Israel: We won’t let ship reach Gaza

By JPOST.COM STAFF, AP, REBECCA ANNA STOIL
July 10, 2010 12:30

MK Tibi: Activists on Libyan ship still plan to sail straight to Gaza.




Workers load supplies on to a cargo ship at the La

greece aid to gaza 311. (photo credit: Associated Press)

Activists aboard the Libyan commissioned aid ship the Almathea are still intending on sailing directly to Gaza despite Israeli warnings not do so, said MK Ahmed Tibi (Ta'al) in an interview with Army Radio on Sunday.  Tibi has been in contact with the organization sending the ship, the Gaddafi International Charity and Development Foundation.

"The goal is to reach Gaza," said Tibi.  "There is not only a humanitarian goal, but there is also a political message."

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Tibi stated that the activists aboard the ship, expected to arrive in the area on Wednesday, "have no intention of physically confronting IDF soldiers."

Israel made clear on Saturday night it would not allow the Moldovan-flagged ship commissioned by a Libyan charity to dock in Gaza, amid conflicting reports about whether the ship was headed for Gaza or the Egyptian port of El-Arish.

Defense Minister Ehud Barak issued a statement saying that the ship was “an unnecessary provocation,” and it would have been better had it not set sail.

“It is possible to bring merchandise into Gaza, after it has been checked, through the Ashdod port,” Barak said. “However, we will not allow the entrance of arms and ammunition into Gaza. We recommend to the organizers of the flotilla to accompany Israeli naval ships into Ashdod or to sail directly for El-Arish.”

The Amalthea departed on Saturday evening from a port southeast of Athens, carrying 2,000 tons of cargo, including sacks of rice and sugar, and corn oil and olive paste, mostly donated by Greek companies and charities, organizers said.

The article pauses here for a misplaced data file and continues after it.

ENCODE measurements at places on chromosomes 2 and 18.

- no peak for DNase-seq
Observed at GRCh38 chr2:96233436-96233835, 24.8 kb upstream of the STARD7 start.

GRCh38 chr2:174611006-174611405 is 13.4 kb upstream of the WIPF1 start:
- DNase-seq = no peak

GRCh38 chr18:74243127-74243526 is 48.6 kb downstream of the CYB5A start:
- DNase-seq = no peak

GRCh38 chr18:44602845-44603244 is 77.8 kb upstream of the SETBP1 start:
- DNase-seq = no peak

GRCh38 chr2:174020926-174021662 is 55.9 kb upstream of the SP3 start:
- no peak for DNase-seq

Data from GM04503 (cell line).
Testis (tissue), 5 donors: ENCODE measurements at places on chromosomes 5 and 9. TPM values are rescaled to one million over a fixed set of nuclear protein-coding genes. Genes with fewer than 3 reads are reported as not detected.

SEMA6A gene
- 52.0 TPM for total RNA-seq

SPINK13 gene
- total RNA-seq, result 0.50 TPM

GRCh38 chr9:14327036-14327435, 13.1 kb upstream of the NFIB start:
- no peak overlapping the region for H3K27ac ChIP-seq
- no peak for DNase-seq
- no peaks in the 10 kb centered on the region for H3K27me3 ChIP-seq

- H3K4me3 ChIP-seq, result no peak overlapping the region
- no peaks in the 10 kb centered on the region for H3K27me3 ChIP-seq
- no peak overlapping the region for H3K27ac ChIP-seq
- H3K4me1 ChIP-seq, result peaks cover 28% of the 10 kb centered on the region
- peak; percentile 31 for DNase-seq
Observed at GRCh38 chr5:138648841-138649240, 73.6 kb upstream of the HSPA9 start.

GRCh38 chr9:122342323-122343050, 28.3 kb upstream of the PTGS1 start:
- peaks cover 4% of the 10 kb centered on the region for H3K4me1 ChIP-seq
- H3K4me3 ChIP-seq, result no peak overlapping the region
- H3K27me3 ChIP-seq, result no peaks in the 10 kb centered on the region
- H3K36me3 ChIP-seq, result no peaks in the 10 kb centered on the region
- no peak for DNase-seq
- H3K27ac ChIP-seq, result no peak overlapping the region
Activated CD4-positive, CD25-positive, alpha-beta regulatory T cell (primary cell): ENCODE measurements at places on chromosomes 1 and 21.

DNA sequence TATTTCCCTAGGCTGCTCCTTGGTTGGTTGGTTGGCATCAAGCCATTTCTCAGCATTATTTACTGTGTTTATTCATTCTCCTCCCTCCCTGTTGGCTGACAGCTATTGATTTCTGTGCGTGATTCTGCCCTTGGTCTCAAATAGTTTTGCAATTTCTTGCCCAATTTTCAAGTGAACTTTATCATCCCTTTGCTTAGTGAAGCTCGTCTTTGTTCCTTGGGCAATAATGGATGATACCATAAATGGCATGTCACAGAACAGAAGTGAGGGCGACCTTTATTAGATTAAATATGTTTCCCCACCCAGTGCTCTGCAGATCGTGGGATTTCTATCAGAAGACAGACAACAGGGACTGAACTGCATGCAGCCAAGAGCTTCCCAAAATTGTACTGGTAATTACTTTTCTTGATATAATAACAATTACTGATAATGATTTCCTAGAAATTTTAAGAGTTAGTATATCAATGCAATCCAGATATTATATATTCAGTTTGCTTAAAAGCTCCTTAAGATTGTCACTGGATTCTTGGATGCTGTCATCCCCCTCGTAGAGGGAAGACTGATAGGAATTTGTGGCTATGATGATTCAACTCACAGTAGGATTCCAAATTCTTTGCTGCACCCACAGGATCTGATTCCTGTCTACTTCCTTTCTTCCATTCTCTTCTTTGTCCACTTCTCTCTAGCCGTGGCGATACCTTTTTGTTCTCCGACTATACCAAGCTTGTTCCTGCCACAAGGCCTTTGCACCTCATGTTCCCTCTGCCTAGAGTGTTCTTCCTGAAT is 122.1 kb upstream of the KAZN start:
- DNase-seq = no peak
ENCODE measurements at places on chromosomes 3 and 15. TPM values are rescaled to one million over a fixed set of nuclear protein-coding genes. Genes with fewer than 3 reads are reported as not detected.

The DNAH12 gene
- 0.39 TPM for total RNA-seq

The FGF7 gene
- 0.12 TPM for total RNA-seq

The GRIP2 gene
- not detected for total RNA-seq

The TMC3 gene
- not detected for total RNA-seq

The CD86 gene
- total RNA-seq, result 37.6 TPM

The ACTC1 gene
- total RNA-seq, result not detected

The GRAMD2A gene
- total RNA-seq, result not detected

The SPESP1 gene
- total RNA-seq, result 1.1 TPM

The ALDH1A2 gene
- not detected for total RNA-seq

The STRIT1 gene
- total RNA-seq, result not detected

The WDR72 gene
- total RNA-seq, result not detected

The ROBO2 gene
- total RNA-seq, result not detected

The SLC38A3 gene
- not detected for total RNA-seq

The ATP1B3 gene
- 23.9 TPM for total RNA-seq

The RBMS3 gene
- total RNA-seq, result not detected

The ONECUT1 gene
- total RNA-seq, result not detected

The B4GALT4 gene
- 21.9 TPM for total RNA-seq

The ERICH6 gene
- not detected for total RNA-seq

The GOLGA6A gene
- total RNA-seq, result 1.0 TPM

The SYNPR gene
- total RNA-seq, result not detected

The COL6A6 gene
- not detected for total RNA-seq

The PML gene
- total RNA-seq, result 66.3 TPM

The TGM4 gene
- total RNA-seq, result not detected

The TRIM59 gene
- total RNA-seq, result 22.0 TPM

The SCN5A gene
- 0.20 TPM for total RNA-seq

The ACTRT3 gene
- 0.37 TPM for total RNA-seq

In addition to 15 volunteers – all from Libya, except for a Nigerian and a Moroccan – the ship has a crew of 12 from Cuba, Haiti, India and Syria.

Greek authorities said on Saturday night that the ship was headed for Egypt. “We confirmed the destination in talks with the Libyan ambassador and the ship’s agent,” Foreign Ministry spokesman Grigoris Delavekouras said earlier in the day.

But Al-Jazeera, which has a reporter on the vessel, reported that its Cuban captain was indeed headed for Gaza.

The ship is funded by the Gaddafi International Charity and Development Foundation, headed by Saif al-Islam Gaddafi, a son of Libyan leader Muammar Gaddafi.

Barak spoke on Saturday with Egyptian intelligence chief Omar Suleiman about the issue. Despite numerous rumors about other vessels trying to break the Gaza blockade, this would be the first ship – if it indeed it tries to reach Gaza – to do so since the IDF’s raid on a Turkish vessel on May 31 that left nine people dead.

While Israel has significantly eased restriction on what is allowed into Gaza since then, it has said that the blockade will remain in place to prevent the transfer of arms into Gaza. According to Israeli policy, all ships with goods for Gaza must be checked at Ashdod Port.